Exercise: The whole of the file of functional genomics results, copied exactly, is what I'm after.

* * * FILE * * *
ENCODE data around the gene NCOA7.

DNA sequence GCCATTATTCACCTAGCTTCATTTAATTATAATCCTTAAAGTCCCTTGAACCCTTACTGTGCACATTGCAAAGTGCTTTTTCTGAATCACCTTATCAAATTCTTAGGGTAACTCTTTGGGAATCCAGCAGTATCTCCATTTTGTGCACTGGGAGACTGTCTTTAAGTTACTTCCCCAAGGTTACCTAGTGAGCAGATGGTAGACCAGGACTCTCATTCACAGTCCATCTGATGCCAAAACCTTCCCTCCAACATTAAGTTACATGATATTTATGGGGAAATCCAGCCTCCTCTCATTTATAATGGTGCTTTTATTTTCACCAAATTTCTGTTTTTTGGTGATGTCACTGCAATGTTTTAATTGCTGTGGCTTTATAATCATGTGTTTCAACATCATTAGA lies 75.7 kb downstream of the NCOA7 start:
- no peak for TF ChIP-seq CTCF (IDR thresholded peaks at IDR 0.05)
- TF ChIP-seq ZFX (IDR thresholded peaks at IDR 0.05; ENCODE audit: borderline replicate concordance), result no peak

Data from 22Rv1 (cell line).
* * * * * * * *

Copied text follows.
ENCODE data around the gene NCOA7.

DNA sequence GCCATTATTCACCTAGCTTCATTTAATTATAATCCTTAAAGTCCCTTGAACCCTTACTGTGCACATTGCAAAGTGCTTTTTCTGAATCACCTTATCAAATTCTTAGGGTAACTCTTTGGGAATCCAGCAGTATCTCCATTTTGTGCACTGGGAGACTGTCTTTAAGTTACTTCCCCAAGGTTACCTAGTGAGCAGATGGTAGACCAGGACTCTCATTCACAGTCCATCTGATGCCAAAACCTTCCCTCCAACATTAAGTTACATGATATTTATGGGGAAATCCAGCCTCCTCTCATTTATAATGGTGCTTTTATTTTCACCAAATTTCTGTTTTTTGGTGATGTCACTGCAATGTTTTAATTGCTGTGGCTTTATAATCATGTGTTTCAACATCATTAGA lies 75.7 kb downstream of the NCOA7 start:
- no peak for TF ChIP-seq CTCF (IDR thresholded peaks at IDR 0.05)
- TF ChIP-seq ZFX (IDR thresholded peaks at IDR 0.05; ENCODE audit: borderline replicate concordance), result no peak

Data from 22Rv1 (cell line).